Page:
I think this leads to the debate about modesty: no one seems to be able to define the line regarding what is too much or too little. For us more conservative people, it seems that the lines keep shifting toward revealing more nakedness. How far will people go before they finally say, “okay, that’s too much, we need to start covering up”? Will we eventually dress like people in the jungles of Africa? Some women’s swimsuits just about achieve that.

  • EMT

    In your last sentence, it sounds like you want to control others too. We all have to recognize that our own actions can affect other people. In that sense, what you do or say may be my business.

    I suppose it is typical logic in an individualist nation like ours to think that all that matters is the individual. If the individual fails, it’s his fault. If someone can’t make enough money to live, well nobody needs to help him. And if I dress or act in a way that I know may stir sexual feelings in other people, well it’s their problem if they don’t want to feel that, not mine.

    A higher moral standard would consider how our actions affect ourselves as well as others. A higher moral standard would lead me to want to help you rather than ignore or discount you.

  • EMT

    My comment was to Matt (5 Mar comment).

  • DHRogers

    Women are usually considered exploited when they are viewed as sex objects. Exploiting women in this way usually involves immodesty of dress and/or pornography and/or presenting an exaggerated atypical image of women in magazines, art, movies, and other media. This is done by showing actresses with breast implants and/or other body enhancements or air brushed photos etc… These images don’t represent the average woman and they emphasize physical appearance and de-emphasize other traits such as talents, ability, intelligence and other areas that make women of great worth. This actually belittles most women and sends the message that if you don’t look like the image you are less of a woman.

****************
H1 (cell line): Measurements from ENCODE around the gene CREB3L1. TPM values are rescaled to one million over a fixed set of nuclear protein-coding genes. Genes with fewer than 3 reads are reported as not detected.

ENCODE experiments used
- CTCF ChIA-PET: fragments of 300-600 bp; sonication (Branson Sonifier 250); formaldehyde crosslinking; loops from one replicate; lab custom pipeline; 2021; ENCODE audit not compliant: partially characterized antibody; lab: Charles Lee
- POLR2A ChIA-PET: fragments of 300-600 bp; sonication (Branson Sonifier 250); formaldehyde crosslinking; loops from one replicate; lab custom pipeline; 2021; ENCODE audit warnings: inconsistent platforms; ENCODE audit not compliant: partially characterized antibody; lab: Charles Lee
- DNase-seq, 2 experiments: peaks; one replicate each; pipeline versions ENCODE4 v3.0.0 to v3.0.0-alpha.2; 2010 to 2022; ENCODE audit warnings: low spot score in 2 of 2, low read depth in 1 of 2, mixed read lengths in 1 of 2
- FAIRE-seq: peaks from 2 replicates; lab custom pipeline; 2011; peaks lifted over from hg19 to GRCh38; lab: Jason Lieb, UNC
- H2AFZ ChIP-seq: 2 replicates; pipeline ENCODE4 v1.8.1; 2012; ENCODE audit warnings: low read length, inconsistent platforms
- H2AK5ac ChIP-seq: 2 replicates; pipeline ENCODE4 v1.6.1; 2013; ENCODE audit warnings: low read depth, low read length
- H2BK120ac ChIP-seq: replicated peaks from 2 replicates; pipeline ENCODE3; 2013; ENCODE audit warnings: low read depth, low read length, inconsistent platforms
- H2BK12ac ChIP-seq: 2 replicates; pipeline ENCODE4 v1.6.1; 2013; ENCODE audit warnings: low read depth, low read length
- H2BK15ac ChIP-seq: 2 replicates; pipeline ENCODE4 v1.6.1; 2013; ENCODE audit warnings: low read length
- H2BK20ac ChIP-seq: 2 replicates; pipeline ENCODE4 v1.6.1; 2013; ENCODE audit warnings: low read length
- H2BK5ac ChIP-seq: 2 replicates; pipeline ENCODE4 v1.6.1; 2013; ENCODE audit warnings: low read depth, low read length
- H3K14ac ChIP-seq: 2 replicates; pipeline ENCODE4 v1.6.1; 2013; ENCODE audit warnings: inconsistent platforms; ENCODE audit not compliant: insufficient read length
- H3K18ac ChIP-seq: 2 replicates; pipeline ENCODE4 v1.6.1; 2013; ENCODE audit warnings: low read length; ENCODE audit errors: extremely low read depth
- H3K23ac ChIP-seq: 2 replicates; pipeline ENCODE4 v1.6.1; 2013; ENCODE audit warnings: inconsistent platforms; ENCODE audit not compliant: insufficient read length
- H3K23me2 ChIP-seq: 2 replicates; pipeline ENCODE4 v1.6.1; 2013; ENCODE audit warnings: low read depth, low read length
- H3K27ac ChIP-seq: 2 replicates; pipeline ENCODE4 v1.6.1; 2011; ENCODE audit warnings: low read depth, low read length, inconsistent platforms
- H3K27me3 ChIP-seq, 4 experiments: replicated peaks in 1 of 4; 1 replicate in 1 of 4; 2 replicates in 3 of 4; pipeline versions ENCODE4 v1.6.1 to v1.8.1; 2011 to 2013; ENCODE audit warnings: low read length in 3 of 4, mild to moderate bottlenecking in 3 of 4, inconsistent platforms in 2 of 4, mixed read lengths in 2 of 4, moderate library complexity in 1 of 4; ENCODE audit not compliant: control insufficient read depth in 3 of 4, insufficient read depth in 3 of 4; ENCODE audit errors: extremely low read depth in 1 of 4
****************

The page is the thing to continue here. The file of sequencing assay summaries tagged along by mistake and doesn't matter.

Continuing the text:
Therefore, it is so ironic that when God’s Church, the Church of Jesus Christ of Latter-day Saints, protects and defends women by upholding God’s standard of modesty and when the Church emphasizes the other traits of women that make them precious and of great worth, the Church is accused of exploiting women??????? That’s just propaganda.

  • MizDottie

    So where are the articles aimed at boys and men? Where are the lectures for them to cover their shoulders? 99.9% of this message in the church is directed at women and girls. While other reasons are discussed almost every single time it is also made clear that this level of modesty is to keep men from lusting after our flesh. How many basketball games have I seen in cultural halls where guys take their shirts off or show up in tank tops and go totally unchallenged? I have seen youth leaders literally use a ruler to measure girls sleeves and hemlines before allowing them to go into a dance! This is an issue completely aimed at women with only a cursory knod at the men.